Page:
It’s tough at the top, or so say those already there. But is that just a ruse to dissuade others from competing for the best jobs? Well, it certainly can be lonely at the top and there are other disadvantages to management. For a start, there is always someone after the manager’s job, the buck stops with the manager, there is no instant reward for a job well done and a manager has legal obligations that other workers do not have to worry about.
It may be a little extreme to suggest that nobody likes the boss, but a manager does have to be a little removed from other employees if they are to make the hard decisions objectively. If an employee is promoted to a management role, their former friends can become cold and distant very quickly. Even an experienced manager brought into a company from elsewhere will find employees more aloof than they are with one another.
Despite the relative solitude of management, there is never a shortage of employees keen to manage. Many of these would-be managers are convinced they could do a better job than the incumbent boss and will do everything in their power to get the chance to prove it.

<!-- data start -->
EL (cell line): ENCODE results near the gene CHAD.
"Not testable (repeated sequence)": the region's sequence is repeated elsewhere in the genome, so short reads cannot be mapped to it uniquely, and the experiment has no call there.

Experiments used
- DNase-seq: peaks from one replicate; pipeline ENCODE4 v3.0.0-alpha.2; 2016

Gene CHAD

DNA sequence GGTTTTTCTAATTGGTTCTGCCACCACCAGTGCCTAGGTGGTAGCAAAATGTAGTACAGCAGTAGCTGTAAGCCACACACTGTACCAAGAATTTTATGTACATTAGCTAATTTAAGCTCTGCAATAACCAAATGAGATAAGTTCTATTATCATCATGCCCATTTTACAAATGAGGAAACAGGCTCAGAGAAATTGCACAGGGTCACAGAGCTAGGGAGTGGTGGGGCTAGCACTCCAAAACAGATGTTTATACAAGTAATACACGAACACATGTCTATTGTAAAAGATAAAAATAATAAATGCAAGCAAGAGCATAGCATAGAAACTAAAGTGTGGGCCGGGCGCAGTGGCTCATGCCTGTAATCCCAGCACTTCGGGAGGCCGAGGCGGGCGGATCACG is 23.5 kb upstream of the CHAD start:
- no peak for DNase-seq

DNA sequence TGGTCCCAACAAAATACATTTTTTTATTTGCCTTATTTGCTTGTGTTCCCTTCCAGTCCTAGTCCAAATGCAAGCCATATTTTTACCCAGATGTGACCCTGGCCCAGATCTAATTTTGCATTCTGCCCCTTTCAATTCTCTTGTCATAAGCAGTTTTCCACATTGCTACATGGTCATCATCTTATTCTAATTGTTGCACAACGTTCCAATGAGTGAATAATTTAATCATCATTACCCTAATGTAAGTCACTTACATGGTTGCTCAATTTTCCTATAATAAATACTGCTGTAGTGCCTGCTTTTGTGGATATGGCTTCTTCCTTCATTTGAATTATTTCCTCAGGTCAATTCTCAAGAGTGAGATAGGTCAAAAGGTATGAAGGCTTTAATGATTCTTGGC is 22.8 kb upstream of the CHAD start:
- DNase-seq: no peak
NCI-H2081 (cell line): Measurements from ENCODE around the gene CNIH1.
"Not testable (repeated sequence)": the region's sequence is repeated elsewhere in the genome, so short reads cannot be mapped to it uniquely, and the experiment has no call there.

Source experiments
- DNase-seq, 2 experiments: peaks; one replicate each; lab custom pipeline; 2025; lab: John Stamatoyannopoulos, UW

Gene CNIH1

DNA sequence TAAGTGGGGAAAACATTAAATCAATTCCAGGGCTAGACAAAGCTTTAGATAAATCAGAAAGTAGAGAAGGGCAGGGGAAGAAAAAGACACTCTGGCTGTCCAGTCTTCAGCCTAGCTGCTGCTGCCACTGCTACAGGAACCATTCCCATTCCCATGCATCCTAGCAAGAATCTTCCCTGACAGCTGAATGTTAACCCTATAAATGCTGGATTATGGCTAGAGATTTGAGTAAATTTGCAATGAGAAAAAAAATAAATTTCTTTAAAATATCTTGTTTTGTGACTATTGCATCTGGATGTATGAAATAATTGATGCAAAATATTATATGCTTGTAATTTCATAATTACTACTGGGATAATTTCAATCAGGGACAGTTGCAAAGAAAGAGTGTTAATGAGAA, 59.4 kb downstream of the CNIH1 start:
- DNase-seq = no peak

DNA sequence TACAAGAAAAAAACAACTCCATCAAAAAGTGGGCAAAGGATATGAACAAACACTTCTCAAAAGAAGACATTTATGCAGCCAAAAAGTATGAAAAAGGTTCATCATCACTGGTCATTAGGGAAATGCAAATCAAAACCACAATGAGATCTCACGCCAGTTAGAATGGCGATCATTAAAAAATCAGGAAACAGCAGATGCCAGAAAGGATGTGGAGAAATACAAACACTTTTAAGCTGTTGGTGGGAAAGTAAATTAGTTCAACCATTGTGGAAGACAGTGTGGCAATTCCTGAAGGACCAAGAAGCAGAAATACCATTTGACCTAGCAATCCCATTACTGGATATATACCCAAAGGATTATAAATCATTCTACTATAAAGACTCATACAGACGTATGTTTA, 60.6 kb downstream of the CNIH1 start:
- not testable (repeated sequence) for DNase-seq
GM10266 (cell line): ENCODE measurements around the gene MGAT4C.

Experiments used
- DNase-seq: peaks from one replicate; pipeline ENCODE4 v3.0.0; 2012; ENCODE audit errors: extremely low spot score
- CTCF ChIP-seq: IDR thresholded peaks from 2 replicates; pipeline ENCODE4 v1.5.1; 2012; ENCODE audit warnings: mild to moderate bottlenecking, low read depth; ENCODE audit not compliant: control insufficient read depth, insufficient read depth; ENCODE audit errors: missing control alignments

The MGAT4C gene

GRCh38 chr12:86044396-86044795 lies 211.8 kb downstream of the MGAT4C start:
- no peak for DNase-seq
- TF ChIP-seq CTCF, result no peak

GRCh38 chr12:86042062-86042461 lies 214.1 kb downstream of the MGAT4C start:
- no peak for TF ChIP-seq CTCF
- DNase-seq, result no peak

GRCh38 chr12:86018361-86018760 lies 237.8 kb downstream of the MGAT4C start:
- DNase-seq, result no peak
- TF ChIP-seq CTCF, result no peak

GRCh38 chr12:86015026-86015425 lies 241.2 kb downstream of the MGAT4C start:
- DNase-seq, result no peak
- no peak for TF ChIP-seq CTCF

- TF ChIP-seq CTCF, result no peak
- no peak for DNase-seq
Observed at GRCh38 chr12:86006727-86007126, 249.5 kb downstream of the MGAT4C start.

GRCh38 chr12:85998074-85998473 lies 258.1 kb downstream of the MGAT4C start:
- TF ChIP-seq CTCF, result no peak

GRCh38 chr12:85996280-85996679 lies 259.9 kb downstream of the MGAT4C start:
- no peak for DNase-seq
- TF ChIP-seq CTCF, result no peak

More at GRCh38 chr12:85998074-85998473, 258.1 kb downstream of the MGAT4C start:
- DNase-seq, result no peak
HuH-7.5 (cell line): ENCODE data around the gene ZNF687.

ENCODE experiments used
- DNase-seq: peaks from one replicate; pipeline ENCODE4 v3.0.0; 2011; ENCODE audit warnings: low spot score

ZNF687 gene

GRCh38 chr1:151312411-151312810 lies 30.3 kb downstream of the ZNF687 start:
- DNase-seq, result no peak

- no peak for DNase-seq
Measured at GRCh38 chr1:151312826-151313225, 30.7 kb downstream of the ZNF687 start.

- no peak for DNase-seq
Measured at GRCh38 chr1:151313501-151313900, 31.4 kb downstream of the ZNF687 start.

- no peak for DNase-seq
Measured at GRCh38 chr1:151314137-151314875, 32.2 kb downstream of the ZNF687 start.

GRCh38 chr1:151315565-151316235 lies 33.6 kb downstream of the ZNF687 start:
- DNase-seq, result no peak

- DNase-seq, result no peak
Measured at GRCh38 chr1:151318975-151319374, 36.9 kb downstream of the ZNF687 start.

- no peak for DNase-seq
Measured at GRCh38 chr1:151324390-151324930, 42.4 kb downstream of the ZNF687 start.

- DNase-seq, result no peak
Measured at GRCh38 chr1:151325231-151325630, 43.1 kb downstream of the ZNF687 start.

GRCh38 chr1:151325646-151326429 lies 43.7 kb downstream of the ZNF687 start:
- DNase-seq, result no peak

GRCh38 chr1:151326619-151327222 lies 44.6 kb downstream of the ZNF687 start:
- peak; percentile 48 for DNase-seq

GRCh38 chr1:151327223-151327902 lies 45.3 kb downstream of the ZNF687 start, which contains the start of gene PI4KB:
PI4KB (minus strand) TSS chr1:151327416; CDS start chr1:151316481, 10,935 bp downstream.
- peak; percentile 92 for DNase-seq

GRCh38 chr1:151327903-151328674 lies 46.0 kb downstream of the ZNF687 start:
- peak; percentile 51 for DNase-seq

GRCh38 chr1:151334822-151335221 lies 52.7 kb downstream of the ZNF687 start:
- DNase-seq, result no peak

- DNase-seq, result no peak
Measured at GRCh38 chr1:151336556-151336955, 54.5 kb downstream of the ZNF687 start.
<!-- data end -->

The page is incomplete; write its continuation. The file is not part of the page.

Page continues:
Rivals Ready to Pounce
No matter how high a manager climbs within a company, there will others viewing that managers progress with envious eyes. In fact, as there are a fewer top management posts in any organization, there is more competition for them. Even the chief executive officer has people within their own firm and at other companies ready and willing to put them aside. One wrong decision and these rivals can pounce.
It’s not easy for a manager to gauge the quality of their work, either. Goals tend to be long-term perhaps quarterly or even annual, and it takes even longer to judge the real measure of a manager’s success, namely an improvement in their people management skills.
Of course, a good manager should delegate and allow employees to make many of their own decisions, yet the ultimate responsibility for any final decision, right or wrong, rests with the manager. On top of that, many managers have legal obligations to keep employees safe and ensure the workplace is free from harassment. If a manager fails in any of these responsibilities, they could be held legally liable.
Disadvantages of Management
Depending on an individual’s point of view, there are other aspects of management that can be seen as disadvantages. For instance, a manager may have to undergo additional training as and when the company sees fit, or listen to long-winded speeches at countless seminars. There may even be a need to provide hands-on training for other employees, a task that can deplete vast resources of patience and empathy.
Those still determined to manage, irrespective of the responsibility, uncertainty and solitude, have very probably found their calling. It is uncertainly not the right career path for everyone, but if the advantages outweigh the disadvantages, it may be worth taking the plunge.